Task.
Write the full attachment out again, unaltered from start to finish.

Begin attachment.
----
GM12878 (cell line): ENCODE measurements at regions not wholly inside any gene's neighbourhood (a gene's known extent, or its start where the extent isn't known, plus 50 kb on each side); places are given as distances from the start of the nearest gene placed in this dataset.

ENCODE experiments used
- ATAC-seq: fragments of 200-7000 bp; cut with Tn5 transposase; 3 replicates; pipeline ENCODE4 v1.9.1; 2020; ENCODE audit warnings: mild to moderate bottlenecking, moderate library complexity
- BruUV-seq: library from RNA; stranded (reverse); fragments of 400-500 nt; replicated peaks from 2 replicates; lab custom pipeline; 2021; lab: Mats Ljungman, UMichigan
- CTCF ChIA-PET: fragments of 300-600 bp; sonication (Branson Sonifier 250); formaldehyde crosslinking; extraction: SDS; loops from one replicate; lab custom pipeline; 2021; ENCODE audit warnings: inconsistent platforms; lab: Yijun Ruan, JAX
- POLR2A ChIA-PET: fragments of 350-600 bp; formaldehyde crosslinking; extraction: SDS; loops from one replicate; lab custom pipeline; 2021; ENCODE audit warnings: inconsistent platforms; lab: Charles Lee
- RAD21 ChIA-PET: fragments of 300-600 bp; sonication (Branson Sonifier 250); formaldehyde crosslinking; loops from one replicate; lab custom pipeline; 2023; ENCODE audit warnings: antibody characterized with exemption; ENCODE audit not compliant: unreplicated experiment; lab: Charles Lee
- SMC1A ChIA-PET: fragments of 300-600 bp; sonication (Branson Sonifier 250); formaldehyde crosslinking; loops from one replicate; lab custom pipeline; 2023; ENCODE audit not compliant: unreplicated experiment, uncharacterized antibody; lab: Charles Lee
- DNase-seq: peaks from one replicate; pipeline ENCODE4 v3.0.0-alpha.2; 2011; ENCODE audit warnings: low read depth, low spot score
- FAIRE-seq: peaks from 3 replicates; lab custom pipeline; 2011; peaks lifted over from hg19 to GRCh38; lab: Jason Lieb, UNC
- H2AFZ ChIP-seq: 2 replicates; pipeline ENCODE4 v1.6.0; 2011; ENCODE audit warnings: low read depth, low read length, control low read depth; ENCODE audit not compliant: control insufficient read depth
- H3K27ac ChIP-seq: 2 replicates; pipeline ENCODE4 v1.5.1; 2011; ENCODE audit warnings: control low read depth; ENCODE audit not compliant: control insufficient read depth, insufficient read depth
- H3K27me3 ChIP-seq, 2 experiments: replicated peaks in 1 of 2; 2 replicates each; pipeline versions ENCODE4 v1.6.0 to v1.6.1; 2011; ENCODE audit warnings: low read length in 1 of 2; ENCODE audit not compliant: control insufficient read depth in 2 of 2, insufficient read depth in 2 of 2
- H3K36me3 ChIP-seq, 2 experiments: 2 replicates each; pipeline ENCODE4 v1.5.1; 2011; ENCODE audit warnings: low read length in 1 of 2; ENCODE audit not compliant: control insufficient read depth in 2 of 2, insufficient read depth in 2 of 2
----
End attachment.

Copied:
GM12878 (cell line): ENCODE measurements at regions not wholly inside any gene's neighbourhood (a gene's known extent, or its start where the extent isn't known, plus 50 kb on each side); places are given as distances from the start of the nearest gene placed in this dataset.

ENCODE experiments used
- ATAC-seq: fragments of 200-7000 bp; cut with Tn5 transposase; 3 replicates; pipeline ENCODE4 v1.9.1; 2020; ENCODE audit warnings: mild to moderate bottlenecking, moderate library complexity
- BruUV-seq: library from RNA; stranded (reverse); fragments of 400-500 nt; replicated peaks from 2 replicates; lab custom pipeline; 2021; lab: Mats Ljungman, UMichigan
- CTCF ChIA-PET: fragments of 300-600 bp; sonication (Branson Sonifier 250); formaldehyde crosslinking; extraction: SDS; loops from one replicate; lab custom pipeline; 2021; ENCODE audit warnings: inconsistent platforms; lab: Yijun Ruan, JAX
- POLR2A ChIA-PET: fragments of 350-600 bp; formaldehyde crosslinking; extraction: SDS; loops from one replicate; lab custom pipeline; 2021; ENCODE audit warnings: inconsistent platforms; lab: Charles Lee
- RAD21 ChIA-PET: fragments of 300-600 bp; sonication (Branson Sonifier 250); formaldehyde crosslinking; loops from one replicate; lab custom pipeline; 2023; ENCODE audit warnings: antibody characterized with exemption; ENCODE audit not compliant: unreplicated experiment; lab: Charles Lee
- SMC1A ChIA-PET: fragments of 300-600 bp; sonication (Branson Sonifier 250); formaldehyde crosslinking; loops from one replicate; lab custom pipeline; 2023; ENCODE audit not compliant: unreplicated experiment, uncharacterized antibody; lab: Charles Lee
- DNase-seq: peaks from one replicate; pipeline ENCODE4 v3.0.0-alpha.2; 2011; ENCODE audit warnings: low read depth, low spot score
- FAIRE-seq: peaks from 3 replicates; lab custom pipeline; 2011; peaks lifted over from hg19 to GRCh38; lab: Jason Lieb, UNC
- H2AFZ ChIP-seq: 2 replicates; pipeline ENCODE4 v1.6.0; 2011; ENCODE audit warnings: low read depth, low read length, control low read depth; ENCODE audit not compliant: control insufficient read depth
- H3K27ac ChIP-seq: 2 replicates; pipeline ENCODE4 v1.5.1; 2011; ENCODE audit warnings: control low read depth; ENCODE audit not compliant: control insufficient read depth, insufficient read depth
- H3K27me3 ChIP-seq, 2 experiments: replicated peaks in 1 of 2; 2 replicates each; pipeline versions ENCODE4 v1.6.0 to v1.6.1; 2011; ENCODE audit warnings: low read length in 1 of 2; ENCODE audit not compliant: control insufficient read depth in 2 of 2, insufficient read depth in 2 of 2
- H3K36me3 ChIP-seq, 2 experiments: 2 replicates each; pipeline ENCODE4 v1.5.1; 2011; ENCODE audit warnings: low read length in 1 of 2; ENCODE audit not compliant: control insufficient read depth in 2 of 2, insufficient read depth in 2 of 2